TED Talk #67 - Peter Donnelly shows how stats fool juries

The speaker presents an interesting problem: toss a coin until one of the following patterns appears (where H = heads, T = tails):

  • HTH
  • HTT

Which pattern is more likely to occur first in a series of coin tosses?

I admit I have no idea how to solve this mathematically, so I wrote a Perl script to do it brutally:

#!/usr/local/bin/perl -w
use strict;

my $runs = 0;
my $tosses_total = 0;

while (1) {
    my $tosses = '';

    while (1) {
        my $rand = int(rand(2));
        $tosses .= $rand;
        if ($tosses =~ /010$/) {
            # 010 = HTH, 011 = HTT
            $tosses_total += length $tosses;

    if ($runs % 10000 == 0) {
        print "\r$runs: avg. tries to pattern is "$tosses_total / $runs;

Run the script and press Ctrl+C after you've seen what average number of coin tosses it tends towards. The results prove the speaker right: HTH appears after 10 tries on the average, while HTT appears after 8 tries. The explanation of why HTT is more frequent is pretty simple: imagine that you've tossed the coin twice and have 'HT' so far. When you toss the third time, one of the following outcomes will happen:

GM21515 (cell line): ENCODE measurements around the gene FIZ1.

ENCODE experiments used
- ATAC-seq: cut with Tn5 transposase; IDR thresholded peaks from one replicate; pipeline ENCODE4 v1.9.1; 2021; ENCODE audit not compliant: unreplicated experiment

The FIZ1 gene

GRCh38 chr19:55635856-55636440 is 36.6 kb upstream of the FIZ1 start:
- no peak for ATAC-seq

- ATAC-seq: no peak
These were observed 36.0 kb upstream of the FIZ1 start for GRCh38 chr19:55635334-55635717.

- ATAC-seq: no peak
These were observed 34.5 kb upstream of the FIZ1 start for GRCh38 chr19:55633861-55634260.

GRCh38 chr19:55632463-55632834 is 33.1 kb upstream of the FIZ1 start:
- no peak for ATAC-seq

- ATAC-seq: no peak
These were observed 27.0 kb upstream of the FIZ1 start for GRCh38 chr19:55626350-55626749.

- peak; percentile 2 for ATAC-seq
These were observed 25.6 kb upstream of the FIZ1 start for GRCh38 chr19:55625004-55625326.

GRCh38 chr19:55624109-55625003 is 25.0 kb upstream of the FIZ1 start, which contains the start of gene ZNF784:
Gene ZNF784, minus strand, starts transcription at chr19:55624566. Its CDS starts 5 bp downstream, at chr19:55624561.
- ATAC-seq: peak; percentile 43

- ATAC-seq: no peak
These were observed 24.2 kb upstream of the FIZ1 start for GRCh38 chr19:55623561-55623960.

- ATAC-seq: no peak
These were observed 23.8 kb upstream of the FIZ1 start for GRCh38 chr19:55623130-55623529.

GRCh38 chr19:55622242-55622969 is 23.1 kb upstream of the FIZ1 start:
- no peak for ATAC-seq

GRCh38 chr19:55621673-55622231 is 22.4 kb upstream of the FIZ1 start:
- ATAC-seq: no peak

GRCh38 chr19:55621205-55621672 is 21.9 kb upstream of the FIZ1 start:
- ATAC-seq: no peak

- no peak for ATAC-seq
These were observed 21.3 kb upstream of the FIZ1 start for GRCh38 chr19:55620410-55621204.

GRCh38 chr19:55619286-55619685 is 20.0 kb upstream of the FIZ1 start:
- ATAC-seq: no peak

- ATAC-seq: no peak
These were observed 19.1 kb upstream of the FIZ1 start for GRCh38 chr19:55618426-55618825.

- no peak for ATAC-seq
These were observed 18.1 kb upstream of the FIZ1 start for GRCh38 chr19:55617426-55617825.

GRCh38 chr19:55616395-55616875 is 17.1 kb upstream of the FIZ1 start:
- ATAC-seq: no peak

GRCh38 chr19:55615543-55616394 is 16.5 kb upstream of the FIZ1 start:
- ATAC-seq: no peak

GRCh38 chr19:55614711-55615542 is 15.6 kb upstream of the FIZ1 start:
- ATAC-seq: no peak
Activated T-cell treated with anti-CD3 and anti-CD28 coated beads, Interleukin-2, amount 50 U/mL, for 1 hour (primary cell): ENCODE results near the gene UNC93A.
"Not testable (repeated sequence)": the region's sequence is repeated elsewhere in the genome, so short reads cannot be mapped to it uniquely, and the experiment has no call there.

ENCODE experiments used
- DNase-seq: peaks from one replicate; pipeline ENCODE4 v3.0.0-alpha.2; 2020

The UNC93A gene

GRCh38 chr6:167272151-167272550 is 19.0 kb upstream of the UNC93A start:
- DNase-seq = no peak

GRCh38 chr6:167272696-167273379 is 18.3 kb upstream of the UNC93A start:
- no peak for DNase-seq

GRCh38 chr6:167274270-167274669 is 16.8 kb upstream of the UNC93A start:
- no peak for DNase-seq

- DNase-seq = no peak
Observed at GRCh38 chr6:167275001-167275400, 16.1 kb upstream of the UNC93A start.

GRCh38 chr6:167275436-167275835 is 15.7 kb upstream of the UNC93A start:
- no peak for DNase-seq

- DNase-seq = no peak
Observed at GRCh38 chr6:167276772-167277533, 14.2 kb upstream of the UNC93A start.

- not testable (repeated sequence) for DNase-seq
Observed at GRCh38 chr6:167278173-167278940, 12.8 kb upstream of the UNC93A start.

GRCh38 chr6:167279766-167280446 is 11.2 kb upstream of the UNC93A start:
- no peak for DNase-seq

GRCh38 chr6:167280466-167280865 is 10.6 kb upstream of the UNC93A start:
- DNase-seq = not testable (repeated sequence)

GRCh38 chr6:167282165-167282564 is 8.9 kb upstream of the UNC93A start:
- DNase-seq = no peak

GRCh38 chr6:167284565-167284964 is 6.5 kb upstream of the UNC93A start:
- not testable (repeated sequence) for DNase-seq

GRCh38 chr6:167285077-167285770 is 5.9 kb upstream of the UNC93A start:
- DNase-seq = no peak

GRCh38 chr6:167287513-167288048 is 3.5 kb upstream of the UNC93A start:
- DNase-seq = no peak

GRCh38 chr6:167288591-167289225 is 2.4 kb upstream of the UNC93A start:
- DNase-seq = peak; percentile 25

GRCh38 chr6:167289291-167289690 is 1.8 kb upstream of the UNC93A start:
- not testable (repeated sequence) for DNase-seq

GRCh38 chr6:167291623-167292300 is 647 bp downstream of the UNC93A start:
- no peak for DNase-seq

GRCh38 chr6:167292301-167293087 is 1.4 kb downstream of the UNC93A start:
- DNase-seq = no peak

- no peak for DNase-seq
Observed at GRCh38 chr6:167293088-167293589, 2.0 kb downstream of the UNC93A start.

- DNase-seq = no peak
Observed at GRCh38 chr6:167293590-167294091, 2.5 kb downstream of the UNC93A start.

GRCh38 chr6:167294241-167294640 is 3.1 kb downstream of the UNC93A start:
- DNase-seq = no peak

1. you get a 'T'. If you were hoping for 'HTT', you won; if you were hoping for HTH, you'll have to start from scratch because what you got was a 'T' and 'HTH' starts with an H.
  2. you get an 'H'. If You were hoping for HTH, you won. If you were hoping for HTT, then you lose, but you're already one third of the way to a potential 'HTT' because you just got an 'H'. So intuitively, HTT has more chances to appear earlier than HTH.

What boggles my mind though at the moment, is why the average number of tosses to the first occurrence of any sequence always approaches an integer:

  • H or T => 2 (obvious)
  • HH or TT => 6
  • HHH => 14
  • HHHH => 30
  • ... and so on, twice the number of tosses for the previous combination, + 2
  • HHT => 8
  • HHHT => 16
  • HHHHT => 32
  • HTH => 10
  • HTHT => 20
  • HTHTH => 42
  • HTHTHT => 84

The problem is interesting and I haven't done any research online so as not to spoil it while I work on figuring it out. If you have any comments though, feel free to chip in.

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